Live For Live Music – a website that reports on many live music happenings and issues – has a great interview with the “Festival Lawyer”, Cameron Bowman. Bowman talks about how festival-goers can protect their rights, but his advice is pretty much applicable to everyone.
L4LM: It sounds like the best answer, when dealing with the cops, is to just say no.
CB: (Chuckles) Yeah. I always tell people in interactions with police officers is be pleasant, be polite, don’t run away or do anything stupid. But always keep in the back of your mind that your position is “I don’t agree to be searched. I’d like to leave if I can. Am I being detained?” Don’t make a statement. Basically there’s nothing you can do at that point if you’re under investigation that can help you. All you can do is hurt yourself and make it easier for the police officers.
Not law-related. Continue reading
It is often truly said that many of our best lawyers . . . are withdrawing from court practice because the nature of the litigation is changing. To such an extent is this change taking place in some localities that the more important commercial cases rarely reach a court decision. Our merchants prefer to compromise their difficulties, or to write off their losses, rather than enter into litigations that must remain dormant in the courts for upward of three years awaiting their turn for a hearing on the overcrowded court calendars.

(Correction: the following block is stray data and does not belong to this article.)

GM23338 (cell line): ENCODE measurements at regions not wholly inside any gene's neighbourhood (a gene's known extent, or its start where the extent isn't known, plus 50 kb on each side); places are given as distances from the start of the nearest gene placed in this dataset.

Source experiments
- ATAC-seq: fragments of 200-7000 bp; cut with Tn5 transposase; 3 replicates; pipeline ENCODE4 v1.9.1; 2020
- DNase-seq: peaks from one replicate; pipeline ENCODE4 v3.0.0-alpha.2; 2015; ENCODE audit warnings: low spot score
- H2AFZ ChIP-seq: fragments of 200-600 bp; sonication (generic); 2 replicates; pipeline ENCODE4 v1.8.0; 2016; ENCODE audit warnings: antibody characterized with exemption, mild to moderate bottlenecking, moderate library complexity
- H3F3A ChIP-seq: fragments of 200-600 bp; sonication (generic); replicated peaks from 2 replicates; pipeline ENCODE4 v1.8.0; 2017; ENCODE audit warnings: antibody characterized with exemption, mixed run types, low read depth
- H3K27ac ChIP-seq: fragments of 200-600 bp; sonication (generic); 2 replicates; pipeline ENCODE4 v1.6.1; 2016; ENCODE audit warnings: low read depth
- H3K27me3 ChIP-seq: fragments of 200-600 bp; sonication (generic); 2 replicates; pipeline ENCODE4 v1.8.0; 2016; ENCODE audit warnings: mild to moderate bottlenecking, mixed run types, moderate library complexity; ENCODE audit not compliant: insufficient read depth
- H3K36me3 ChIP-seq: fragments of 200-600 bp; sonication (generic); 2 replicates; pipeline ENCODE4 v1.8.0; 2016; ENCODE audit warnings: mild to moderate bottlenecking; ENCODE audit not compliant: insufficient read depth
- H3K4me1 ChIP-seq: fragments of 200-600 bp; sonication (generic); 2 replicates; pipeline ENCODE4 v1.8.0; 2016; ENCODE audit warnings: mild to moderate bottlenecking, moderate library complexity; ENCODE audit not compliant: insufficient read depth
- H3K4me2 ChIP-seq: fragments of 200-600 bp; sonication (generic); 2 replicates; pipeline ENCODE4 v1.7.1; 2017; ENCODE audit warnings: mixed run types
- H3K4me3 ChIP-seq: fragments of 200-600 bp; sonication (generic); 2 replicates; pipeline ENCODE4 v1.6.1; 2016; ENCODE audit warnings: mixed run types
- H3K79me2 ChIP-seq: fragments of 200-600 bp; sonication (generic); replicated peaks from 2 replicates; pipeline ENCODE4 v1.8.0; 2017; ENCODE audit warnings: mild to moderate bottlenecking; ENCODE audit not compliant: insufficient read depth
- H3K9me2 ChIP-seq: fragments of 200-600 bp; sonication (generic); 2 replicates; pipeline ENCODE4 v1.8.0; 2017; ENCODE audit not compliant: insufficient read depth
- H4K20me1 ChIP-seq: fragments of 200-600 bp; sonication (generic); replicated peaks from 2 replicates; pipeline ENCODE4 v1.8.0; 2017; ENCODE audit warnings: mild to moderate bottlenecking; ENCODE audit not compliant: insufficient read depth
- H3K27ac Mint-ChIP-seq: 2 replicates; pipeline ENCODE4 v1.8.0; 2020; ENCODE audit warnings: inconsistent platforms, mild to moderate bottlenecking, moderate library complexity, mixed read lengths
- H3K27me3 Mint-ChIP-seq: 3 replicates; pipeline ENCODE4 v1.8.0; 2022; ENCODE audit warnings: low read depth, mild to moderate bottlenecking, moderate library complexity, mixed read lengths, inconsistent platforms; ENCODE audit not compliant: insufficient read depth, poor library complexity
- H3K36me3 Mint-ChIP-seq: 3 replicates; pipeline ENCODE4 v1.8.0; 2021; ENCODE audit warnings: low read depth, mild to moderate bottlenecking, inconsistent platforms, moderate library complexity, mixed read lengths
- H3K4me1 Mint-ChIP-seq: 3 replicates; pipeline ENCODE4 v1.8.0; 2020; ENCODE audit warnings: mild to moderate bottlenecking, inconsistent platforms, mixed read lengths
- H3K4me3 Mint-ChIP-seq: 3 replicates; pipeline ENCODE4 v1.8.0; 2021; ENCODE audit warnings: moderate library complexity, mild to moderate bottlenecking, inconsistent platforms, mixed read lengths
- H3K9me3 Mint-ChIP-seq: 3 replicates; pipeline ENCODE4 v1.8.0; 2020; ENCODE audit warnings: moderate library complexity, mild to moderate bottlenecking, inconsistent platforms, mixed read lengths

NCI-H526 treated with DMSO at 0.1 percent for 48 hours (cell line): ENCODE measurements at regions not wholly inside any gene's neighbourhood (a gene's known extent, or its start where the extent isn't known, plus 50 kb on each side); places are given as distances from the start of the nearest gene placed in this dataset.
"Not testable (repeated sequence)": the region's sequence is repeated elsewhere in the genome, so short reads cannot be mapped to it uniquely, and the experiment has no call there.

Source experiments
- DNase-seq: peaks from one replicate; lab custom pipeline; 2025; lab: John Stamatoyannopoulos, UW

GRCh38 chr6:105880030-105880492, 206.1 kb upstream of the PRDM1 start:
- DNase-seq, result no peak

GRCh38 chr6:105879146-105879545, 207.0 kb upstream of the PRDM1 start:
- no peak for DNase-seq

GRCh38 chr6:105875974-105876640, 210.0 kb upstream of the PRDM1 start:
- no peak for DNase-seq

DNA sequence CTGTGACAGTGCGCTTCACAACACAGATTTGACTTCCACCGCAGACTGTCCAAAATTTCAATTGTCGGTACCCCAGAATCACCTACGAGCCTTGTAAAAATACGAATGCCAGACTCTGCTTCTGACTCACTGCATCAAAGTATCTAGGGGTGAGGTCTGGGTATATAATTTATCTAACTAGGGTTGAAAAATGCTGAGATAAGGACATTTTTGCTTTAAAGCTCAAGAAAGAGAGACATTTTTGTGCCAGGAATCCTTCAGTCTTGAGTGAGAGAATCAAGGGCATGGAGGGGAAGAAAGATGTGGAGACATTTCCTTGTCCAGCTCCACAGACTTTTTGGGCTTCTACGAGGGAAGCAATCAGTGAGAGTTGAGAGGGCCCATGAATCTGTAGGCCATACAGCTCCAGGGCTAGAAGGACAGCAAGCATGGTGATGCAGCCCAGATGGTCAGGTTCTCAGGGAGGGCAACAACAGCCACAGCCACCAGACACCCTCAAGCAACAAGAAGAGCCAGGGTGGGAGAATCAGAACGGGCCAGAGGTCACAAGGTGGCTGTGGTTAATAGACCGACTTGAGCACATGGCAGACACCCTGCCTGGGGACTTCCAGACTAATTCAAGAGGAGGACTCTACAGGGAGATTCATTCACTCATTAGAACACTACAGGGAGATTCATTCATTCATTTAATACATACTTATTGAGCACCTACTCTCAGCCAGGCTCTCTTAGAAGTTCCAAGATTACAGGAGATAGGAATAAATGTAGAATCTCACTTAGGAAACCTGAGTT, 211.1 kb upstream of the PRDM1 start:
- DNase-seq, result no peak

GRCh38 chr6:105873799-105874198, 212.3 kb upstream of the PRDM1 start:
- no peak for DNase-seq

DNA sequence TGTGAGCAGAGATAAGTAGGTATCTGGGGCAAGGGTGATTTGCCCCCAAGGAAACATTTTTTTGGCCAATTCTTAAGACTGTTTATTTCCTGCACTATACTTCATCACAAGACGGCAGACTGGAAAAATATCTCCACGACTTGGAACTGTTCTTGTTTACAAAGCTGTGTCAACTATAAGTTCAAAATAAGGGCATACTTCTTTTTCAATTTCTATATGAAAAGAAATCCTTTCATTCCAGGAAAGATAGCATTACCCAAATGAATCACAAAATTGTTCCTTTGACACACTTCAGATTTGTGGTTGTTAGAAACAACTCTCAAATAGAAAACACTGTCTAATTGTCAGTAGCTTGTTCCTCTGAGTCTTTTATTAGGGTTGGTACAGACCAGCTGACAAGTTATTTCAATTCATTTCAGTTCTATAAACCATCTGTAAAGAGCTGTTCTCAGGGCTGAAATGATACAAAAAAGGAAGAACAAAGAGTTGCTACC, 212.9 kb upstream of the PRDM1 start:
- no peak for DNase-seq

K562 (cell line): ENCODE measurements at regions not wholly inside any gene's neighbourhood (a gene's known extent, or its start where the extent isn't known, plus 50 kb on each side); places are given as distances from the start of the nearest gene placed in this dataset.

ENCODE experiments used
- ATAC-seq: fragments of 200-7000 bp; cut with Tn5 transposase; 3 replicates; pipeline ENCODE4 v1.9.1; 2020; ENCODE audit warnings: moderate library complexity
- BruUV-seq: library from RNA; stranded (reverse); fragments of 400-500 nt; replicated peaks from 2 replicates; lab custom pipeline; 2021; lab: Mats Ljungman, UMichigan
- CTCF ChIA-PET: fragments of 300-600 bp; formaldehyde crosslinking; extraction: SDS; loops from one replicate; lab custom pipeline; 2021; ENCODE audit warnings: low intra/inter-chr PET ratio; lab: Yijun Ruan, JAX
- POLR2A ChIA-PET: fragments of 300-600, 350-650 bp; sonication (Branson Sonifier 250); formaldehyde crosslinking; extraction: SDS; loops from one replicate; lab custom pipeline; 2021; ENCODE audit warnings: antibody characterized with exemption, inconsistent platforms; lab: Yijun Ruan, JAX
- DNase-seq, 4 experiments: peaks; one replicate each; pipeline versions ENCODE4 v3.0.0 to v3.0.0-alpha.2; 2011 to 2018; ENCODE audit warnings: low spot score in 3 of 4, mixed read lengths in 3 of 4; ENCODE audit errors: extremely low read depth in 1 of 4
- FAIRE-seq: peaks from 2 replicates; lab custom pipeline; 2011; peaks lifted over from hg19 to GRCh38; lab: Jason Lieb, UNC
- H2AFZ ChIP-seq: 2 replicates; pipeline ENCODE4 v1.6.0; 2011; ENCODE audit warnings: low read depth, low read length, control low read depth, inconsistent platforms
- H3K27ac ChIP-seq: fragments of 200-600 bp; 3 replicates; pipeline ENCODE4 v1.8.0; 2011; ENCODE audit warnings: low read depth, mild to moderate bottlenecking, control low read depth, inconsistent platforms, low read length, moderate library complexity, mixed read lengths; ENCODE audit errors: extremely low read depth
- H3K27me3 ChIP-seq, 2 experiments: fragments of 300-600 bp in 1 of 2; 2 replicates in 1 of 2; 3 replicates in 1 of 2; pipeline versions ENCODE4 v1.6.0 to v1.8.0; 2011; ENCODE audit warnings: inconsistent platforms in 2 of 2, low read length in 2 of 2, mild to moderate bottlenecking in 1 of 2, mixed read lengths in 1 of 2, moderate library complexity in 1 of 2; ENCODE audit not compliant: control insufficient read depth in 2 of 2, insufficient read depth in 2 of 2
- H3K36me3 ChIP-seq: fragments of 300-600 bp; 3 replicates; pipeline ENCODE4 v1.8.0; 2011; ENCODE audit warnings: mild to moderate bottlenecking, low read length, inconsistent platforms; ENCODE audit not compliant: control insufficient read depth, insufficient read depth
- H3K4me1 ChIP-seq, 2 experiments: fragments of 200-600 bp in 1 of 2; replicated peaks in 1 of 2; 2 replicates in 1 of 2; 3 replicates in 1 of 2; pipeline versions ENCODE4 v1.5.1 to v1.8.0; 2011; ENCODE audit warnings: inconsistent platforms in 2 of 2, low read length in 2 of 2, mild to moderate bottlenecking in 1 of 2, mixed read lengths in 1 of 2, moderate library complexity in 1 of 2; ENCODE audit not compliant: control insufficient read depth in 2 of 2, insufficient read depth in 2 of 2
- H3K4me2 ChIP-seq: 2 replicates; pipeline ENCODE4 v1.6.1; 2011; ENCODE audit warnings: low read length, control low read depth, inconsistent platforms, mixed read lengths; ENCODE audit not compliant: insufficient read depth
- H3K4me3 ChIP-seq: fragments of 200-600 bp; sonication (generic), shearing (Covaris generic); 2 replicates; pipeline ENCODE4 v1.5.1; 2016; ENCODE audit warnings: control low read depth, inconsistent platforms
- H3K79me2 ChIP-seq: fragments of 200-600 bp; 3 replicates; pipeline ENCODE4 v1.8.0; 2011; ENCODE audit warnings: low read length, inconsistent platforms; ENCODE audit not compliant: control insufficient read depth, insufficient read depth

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When the public realizes that a good trial lawyer is the outcome, one might say of generations of witnesses, when clients fully appreciate the dangers they run in intrusting their litigations to so-called “office lawyers” with little or no experience in court, they will insist upon their briefs being intrusted to those who make a specialty of court practice. . . .
- Francis Wellman, The Art of Cross-Examination 1904.